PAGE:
There is most certainly the stuff of wonder intricately woven within the stuff of astonishing tragedy. Never has this truth been more clear to me than in this past week.
On Sunday, October 30, 2005, Kyle Lake died a good death. Kyle, who is pastor of University Baptist Church in Waco and a burgeoning author, was considered by hundreds to be an inspiring preacher, a loving husband and father, an energetic athlete and friend, a mentor, counselor, and wonderful example of someone who knew how to live life well.
I would have become Kyle’s friend next year. We had spent an hour or so one afternoon talking about the possibility of me going into a mentorship under him – this is part of the degree plan I follow at Truett. I am interested in college ministry as it relates to the local church, and felt Kyle would be a great choice for a guide in such things. Over coffee one afternoon in late June, we shared with one another our views on ministry and the calling of a Christian – I found him to be insightful and intelligent and very, very fun. I looked forward to getting to know him better.
As I sat in the funeral service last Tuesday and listened to friends and family recount humorous and poignant stories of his life, I lamented that I did not have the chance to get to know Kyle better. Some might offer that this is a good thing, because I don’t have to go through as severe a devastation at the loss. My response to that would be, Never exchange a relationship for an escape from experiencing pain – that is a tragic trade.
Kyle died a good death. He was electrocuted while preparing to perform the sacrament of baptism. It was terrible and heartrending, and it came at the most devastating time (he was only 33!), but it was a good death. There is no better way for him to have left his church than in the act of bringing someone into the Church. Seeing it one way, his life indeed came full circle. He is a testimony to us all, an example of a true minister of God.
Perhaps the most astonishing thing was not Kyle’s sudden death, but what was shared at his funeral – the conclusion to what would be the last sermon Kyle would ever write. It is a closing statement like no other. In the word of my friend, Janalee, it is truly “divine.” I humbly use this blog now as an opportunity to share Kyle’s last words with all of you.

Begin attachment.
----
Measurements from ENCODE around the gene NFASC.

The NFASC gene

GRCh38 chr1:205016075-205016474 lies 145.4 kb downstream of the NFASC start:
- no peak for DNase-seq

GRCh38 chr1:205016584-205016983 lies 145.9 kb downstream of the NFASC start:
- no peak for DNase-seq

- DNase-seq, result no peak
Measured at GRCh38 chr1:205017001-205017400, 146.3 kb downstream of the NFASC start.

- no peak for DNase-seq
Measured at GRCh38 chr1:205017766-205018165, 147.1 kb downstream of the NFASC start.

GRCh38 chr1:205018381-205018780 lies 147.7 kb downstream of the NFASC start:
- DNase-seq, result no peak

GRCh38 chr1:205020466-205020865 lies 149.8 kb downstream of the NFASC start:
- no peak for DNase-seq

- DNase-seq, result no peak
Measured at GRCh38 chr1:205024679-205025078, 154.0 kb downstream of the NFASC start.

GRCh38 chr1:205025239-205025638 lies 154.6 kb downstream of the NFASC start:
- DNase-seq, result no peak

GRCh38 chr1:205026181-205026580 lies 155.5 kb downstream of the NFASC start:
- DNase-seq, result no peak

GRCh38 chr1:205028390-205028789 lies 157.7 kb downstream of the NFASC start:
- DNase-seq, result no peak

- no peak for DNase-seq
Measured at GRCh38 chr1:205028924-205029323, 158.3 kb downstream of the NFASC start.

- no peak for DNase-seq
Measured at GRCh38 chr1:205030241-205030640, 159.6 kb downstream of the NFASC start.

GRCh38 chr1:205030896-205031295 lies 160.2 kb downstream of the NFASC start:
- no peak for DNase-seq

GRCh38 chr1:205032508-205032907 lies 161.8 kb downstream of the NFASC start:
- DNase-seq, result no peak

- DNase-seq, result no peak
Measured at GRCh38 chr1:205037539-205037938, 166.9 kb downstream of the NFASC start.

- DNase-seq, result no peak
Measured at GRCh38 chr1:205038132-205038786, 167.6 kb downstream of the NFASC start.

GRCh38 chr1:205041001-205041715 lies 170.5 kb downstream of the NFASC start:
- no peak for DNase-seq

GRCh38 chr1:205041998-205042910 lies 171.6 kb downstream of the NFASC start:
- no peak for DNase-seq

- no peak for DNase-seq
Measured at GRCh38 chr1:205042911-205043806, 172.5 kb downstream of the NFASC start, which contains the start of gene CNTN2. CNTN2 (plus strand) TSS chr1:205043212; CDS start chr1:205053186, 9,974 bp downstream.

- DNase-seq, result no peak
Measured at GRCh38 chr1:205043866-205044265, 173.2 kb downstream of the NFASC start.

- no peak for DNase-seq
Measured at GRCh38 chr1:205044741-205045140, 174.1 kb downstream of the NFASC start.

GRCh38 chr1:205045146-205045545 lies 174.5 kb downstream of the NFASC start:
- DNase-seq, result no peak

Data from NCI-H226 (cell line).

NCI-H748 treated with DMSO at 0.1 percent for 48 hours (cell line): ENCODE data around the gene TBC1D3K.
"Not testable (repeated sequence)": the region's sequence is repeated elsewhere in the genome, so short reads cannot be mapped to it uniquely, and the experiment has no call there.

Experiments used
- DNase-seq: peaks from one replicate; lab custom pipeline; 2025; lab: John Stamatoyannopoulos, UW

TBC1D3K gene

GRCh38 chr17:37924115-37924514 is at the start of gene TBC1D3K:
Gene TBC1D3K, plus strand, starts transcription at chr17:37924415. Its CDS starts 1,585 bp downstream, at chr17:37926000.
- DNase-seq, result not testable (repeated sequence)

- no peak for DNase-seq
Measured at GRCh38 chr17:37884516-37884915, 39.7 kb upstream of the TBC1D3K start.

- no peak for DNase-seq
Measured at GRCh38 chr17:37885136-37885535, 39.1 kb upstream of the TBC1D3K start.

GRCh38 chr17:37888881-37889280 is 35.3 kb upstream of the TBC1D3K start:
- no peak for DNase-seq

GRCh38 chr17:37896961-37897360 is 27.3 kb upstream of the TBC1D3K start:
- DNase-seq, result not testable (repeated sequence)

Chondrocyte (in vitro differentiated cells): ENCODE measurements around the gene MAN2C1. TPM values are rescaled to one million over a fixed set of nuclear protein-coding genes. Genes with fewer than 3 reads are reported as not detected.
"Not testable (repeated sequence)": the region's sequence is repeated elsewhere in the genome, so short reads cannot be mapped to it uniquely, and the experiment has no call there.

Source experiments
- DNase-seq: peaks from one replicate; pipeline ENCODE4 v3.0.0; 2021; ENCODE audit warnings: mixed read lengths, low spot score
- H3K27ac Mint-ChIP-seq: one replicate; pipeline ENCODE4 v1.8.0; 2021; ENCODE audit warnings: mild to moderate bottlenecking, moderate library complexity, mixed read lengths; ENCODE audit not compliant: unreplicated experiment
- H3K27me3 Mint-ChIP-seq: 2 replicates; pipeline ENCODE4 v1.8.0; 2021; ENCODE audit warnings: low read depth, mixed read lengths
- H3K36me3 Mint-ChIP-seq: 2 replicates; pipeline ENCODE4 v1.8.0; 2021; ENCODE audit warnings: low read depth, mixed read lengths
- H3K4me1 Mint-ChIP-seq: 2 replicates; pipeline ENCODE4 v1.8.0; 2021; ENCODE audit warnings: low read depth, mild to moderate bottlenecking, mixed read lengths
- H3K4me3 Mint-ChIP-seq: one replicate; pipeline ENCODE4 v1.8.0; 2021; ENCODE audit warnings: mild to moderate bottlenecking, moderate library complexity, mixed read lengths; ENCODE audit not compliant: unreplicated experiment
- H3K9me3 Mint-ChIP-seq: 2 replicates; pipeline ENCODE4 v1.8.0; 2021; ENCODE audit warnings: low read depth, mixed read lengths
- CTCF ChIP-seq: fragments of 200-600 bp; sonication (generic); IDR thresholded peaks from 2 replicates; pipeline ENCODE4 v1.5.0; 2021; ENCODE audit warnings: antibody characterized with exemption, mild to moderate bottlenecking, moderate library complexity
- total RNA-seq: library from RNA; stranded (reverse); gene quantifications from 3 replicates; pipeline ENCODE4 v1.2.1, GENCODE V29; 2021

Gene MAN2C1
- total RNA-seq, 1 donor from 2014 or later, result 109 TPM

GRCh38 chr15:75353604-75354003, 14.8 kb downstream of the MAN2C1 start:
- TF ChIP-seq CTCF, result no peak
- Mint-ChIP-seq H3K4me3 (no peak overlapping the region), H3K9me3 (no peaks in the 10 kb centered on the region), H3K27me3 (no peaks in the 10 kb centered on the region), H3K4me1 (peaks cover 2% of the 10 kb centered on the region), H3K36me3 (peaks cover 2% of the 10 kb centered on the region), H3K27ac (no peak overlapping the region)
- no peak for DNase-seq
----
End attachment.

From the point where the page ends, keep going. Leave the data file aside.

Live. And Live Well.
BREATHE. Breathe in and Breathe deeply. Be PRESENT. Do not be past. Do not be future. Be now.
On a crystal clear, breezy 70 degree day, roll down the windows and FEEL the wind against your skin. Feel the warmth of the sun.
If you run, then allow those first few breaths on a cool Autumn day to FREEZE your lungs and do not just be alarmed, be ALIVE.
Get knee-deep in a novel and LOSE track of time.
If you bike, pedal HARD … and if you crash then crash well.
Feel the SATISFACTION of a job well done … a paper well-written, a project thoroughly completed, a play well-performed.
If you must wipe the snot from your 3-year old’s nose, don’t be disgusted if the Kleenex didn’t catch it all … because soon he’ll be wiping his own.
If you’’ve recently experienced loss, then GRIEVE. And Grieve well.
At the table with friends and family, LAUGH. If you’re eating and laughing at the same time, then might as well laugh until you puke. And if you eat, then SMELL. The aromas are not impediments to your day. Steak on the grill, coffee beans freshly ground, cookies in the oven. And TASTE. Taste every ounce of flavor. Taste every ounce of friendship. Taste every ounce of Life. Because-it-is-most-definitely-a-Gift.
I will miss you, Kyle. Someday soon I will indeed become your friend.